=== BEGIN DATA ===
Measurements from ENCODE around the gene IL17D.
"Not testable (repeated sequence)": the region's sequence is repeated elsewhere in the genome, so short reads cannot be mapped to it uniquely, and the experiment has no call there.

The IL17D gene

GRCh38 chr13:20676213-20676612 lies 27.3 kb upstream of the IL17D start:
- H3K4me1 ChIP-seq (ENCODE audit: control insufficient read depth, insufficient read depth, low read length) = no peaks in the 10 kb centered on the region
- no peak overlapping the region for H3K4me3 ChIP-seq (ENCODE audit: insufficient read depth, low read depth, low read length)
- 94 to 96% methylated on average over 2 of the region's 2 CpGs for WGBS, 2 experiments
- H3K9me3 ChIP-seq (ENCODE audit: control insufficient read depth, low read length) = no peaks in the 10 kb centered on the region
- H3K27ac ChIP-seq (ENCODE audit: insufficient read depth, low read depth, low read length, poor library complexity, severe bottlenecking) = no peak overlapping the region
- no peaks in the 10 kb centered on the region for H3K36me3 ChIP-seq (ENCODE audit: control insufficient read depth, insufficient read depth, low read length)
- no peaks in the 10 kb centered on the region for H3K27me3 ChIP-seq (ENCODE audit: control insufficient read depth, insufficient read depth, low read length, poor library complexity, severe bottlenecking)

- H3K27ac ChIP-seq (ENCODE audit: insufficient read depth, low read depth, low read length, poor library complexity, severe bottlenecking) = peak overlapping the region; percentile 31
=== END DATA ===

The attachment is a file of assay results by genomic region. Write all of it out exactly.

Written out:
Measurements from ENCODE around the gene IL17D.
"Not testable (repeated sequence)": the region's sequence is repeated elsewhere in the genome, so short reads cannot be mapped to it uniquely, and the experiment has no call there.

The IL17D gene

GRCh38 chr13:20676213-20676612 lies 27.3 kb upstream of the IL17D start:
- H3K4me1 ChIP-seq (ENCODE audit: control insufficient read depth, insufficient read depth, low read length) = no peaks in the 10 kb centered on the region
- no peak overlapping the region for H3K4me3 ChIP-seq (ENCODE audit: insufficient read depth, low read depth, low read length)
- 94 to 96% methylated on average over 2 of the region's 2 CpGs for WGBS, 2 experiments
- H3K9me3 ChIP-seq (ENCODE audit: control insufficient read depth, low read length) = no peaks in the 10 kb centered on the region
- H3K27ac ChIP-seq (ENCODE audit: insufficient read depth, low read depth, low read length, poor library complexity, severe bottlenecking) = no peak overlapping the region
- no peaks in the 10 kb centered on the region for H3K36me3 ChIP-seq (ENCODE audit: control insufficient read depth, insufficient read depth, low read length)
- no peaks in the 10 kb centered on the region for H3K27me3 ChIP-seq (ENCODE audit: control insufficient read depth, insufficient read depth, low read length, poor library complexity, severe bottlenecking)

- H3K27ac ChIP-seq (ENCODE audit: insufficient read depth, low read depth, low read length, poor library complexity, severe bottlenecking) = peak overlapping the region; percentile 31